Georgia Whacks Payday Lenders in Court

ATLANTA (CN) - Payday lenders Western Sky Financial and CashCall illegally sack customer's bank accounts and abuse their victims with obscene language, threats, and phone calls "at all hours of the day and night," Georgia's attorney general claims in court.
     The payday lenders are not licensed in Georgia, but they collaborate in a "common enterprise" to peddle high-interest, fee-laden loans via TV ads and the Internet, topped off with abusive collection practices, Georgia says.
     The attorney general sued the companies and Western Sky CEO Martin A. Webb, in Fulton County Superior Court.
     Western Sky, a South Dakota corporation, and CashCall, of Los Angeles, are not licensed "to make, offer, arrange, or act as an agent in the making of loans of $3,000 or less to consumers in the State of Georgia," the attorney general says.
     They also charge interest rates far higher than the state limit of 10 percent.
     "Plaintiff continues to receive a substantial number of consumer complaints regarding Western Sky's payday loans, including that Western Sky continues to electronically withdraw funds from consumers' bank accounts to collect high-interest payments even though the consumers have repaid the full amount of the principal on the loan," the attorney general says in the lawsuit.
     "Consumers have reported that CashCall representatives are harassing them with repeated telephone calls at all hours of the day and night, using obscene and abusive language over the telephone, threatening consumers with wage garnishment or other legal action, calling consumers' employers to threaten wage garnishment or other legal action and other forms of intimidation."
     The complaint adds: "Within approximately three to five business days after the loan is funded by Western Sky, the loan is assigned or sold to defendant CashCall. CashCall remains the servicer of the loan and manages the collection of payments. ...
     "(W)hen a consumer applies for a loan via Western Sky's website or toll-free telephone number, the application is received and processed by representatives of CashCall. Thus defendants collaborate in all aspects of the loan-making process."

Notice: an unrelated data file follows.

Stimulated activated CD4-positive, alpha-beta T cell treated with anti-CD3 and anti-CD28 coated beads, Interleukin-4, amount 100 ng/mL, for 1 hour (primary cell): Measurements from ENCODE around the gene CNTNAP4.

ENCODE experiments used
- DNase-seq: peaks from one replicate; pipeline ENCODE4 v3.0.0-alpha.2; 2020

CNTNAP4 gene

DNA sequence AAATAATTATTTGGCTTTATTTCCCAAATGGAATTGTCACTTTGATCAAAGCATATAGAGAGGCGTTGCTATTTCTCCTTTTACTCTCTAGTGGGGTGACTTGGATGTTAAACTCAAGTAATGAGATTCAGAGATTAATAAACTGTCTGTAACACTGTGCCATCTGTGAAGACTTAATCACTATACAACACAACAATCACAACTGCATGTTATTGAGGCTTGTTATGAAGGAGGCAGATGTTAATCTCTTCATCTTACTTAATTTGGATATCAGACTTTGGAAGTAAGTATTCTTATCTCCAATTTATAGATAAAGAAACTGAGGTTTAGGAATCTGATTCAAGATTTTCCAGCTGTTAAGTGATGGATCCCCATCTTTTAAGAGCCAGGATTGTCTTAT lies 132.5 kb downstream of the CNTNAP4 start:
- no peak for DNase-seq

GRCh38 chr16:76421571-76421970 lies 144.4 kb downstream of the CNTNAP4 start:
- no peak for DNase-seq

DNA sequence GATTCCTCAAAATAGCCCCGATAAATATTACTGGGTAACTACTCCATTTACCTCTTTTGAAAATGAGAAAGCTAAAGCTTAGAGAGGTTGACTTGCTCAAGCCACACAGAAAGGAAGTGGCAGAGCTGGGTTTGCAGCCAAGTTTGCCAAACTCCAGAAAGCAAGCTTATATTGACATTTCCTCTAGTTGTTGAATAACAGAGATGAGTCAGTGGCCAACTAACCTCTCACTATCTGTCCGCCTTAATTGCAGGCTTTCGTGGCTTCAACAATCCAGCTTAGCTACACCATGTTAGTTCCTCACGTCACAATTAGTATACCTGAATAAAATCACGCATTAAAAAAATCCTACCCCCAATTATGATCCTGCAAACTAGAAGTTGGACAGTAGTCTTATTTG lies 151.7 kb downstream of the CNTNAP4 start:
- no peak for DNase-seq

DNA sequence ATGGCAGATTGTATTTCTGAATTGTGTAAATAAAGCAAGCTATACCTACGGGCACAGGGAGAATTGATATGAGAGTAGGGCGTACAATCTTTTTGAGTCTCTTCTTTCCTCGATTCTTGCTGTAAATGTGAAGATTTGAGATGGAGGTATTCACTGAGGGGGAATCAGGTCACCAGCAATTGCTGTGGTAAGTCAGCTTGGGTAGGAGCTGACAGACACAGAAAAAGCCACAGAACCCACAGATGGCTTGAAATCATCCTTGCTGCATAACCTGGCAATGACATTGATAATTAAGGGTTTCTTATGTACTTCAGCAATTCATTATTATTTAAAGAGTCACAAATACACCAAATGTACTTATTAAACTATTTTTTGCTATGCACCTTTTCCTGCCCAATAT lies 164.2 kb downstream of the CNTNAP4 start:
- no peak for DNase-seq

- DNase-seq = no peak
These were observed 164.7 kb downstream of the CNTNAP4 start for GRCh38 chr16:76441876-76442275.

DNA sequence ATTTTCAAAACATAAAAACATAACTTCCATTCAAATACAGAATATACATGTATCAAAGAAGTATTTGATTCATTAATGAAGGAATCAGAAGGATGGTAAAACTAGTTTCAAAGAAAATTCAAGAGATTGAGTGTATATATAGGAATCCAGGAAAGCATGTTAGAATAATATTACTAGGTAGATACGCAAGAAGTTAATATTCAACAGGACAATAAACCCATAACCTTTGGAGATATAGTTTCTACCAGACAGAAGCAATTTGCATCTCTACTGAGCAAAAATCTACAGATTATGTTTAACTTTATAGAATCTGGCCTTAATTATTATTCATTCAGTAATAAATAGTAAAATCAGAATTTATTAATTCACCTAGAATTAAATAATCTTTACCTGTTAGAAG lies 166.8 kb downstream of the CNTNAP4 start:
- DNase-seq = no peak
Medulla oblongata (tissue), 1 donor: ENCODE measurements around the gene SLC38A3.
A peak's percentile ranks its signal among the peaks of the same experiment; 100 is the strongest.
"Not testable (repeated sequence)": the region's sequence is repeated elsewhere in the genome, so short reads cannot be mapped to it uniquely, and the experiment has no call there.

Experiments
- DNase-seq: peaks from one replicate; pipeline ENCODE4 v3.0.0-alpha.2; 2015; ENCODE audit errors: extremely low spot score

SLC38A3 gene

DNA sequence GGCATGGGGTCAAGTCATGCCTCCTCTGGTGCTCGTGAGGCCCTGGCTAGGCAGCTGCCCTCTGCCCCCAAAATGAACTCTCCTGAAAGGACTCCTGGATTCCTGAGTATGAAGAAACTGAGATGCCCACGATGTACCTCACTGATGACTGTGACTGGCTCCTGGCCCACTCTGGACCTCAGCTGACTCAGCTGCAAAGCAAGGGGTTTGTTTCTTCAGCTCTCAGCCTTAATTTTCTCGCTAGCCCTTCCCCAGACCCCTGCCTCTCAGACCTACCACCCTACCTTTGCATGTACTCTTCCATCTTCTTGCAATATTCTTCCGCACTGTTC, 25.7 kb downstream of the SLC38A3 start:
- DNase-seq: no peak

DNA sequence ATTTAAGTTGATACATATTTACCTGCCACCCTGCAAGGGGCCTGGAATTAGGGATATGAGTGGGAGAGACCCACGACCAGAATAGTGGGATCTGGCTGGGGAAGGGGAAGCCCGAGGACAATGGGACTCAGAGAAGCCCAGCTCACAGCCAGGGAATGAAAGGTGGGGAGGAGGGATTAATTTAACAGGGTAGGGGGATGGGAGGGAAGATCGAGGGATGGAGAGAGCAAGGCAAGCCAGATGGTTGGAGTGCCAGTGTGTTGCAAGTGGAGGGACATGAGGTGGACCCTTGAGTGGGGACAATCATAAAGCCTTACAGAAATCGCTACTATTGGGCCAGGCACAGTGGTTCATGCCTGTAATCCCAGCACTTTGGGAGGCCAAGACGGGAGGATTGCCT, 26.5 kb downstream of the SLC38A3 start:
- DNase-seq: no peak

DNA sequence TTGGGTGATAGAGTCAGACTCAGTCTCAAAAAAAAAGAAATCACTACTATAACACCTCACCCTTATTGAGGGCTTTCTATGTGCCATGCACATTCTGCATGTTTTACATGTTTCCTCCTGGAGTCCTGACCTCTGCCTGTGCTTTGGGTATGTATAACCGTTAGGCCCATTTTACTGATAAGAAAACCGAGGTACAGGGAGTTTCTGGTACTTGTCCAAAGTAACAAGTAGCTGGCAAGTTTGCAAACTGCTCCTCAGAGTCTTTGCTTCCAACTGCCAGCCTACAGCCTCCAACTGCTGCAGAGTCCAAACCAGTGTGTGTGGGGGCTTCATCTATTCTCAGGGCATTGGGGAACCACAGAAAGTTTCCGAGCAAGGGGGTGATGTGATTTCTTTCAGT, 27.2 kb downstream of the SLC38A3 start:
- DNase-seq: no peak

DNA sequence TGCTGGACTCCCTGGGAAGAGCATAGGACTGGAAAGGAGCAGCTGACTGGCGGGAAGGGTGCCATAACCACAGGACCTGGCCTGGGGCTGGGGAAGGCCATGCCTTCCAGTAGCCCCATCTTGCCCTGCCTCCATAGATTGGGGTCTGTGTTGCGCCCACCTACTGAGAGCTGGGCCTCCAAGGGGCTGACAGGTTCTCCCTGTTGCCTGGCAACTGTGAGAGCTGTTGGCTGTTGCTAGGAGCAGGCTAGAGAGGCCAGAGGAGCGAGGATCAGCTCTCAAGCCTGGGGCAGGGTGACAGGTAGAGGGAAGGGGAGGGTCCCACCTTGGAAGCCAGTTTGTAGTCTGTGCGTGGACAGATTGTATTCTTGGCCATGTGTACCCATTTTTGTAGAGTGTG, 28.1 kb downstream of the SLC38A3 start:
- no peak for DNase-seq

True annual percentage rates of the loans can be as high as 184 percent, the complaint states.
     The attorney general says that in November 2010his office sent a cease-and-desist letter to Western Sky, which responded that it would not stop lending in Georgia.
     Western Sky claimed to be owned by a member of the Cheyenne tribe, and therefore immune from state law.
     After a second cease-and-desist letter in 2012, which included an order from a Denver judge, Colorado ex rel Suthers v. Western Sky LLC and Martin Webb, rejecting Western Sky's tribal immunity arguments, the defendants responded, through counsel: "My client has decided to cease making any payday loans in the State of Georgia. A disclaimer has been added to the state pull down on the business websites specifically stating that his payday loans are not available to residents of the State of Georgia. The decision was fully effective May 10, 2012," according to the complaint.
     But in December 2012, the defendants were still selling loans in Georgia, and no disclaimer had been posted on the websites, which still listed Georgia on pull-down menus, the attorney general says.
     Georgia seeks a permanent injunction enjoining defendants from selling, advertising or soliciting loans of $3,000 or less by mail, email, the Internet or phone in Georgia, civil penalties, and all of their illegal loan transactions declared null and void.